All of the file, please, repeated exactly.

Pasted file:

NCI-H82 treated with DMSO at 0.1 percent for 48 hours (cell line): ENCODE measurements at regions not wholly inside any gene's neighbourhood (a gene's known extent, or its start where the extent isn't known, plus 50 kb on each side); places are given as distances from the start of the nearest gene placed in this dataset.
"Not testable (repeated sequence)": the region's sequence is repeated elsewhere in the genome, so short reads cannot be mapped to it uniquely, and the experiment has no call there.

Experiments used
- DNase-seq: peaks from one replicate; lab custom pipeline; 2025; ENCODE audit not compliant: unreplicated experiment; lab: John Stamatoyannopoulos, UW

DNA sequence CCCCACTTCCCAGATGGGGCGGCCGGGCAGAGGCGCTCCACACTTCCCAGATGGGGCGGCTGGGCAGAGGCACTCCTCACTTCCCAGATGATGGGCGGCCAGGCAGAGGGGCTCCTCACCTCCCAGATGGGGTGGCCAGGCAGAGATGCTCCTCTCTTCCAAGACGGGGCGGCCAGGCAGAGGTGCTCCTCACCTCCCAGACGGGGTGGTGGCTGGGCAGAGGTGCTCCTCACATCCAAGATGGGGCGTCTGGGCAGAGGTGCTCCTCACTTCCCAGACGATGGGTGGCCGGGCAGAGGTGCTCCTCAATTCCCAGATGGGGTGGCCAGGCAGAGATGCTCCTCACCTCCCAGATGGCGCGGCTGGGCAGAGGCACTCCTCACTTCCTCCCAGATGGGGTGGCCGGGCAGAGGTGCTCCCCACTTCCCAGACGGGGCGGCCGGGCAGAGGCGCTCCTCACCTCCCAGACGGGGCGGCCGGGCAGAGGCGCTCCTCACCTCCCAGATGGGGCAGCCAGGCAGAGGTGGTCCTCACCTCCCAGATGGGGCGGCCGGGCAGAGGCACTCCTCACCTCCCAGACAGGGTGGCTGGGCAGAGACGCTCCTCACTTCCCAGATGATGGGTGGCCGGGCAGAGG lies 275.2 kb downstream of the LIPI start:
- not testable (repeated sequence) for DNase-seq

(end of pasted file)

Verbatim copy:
NCI-H82 treated with DMSO at 0.1 percent for 48 hours (cell line): ENCODE measurements at regions not wholly inside any gene's neighbourhood (a gene's known extent, or its start where the extent isn't known, plus 50 kb on each side); places are given as distances from the start of the nearest gene placed in this dataset.
"Not testable (repeated sequence)": the region's sequence is repeated elsewhere in the genome, so short reads cannot be mapped to it uniquely, and the experiment has no call there.

Experiments used
- DNase-seq: peaks from one replicate; lab custom pipeline; 2025; ENCODE audit not compliant: unreplicated experiment; lab: John Stamatoyannopoulos, UW

DNA sequence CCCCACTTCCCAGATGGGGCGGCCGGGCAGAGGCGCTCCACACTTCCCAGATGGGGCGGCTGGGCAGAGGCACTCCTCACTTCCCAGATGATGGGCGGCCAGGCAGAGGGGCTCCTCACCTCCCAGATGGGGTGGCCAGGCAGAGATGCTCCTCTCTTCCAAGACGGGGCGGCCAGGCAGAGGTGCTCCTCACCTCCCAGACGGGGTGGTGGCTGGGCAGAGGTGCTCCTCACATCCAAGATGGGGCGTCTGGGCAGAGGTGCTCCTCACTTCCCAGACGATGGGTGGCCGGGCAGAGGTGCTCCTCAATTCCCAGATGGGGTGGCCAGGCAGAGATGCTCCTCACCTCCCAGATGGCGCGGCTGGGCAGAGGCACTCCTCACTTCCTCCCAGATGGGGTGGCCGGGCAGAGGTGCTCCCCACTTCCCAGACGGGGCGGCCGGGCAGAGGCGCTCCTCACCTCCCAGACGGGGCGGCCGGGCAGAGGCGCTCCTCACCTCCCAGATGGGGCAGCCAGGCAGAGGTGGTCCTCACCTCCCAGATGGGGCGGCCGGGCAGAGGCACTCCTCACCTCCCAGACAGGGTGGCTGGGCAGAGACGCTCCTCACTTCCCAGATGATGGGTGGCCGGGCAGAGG lies 275.2 kb downstream of the LIPI start:
- not testable (repeated sequence) for DNase-seq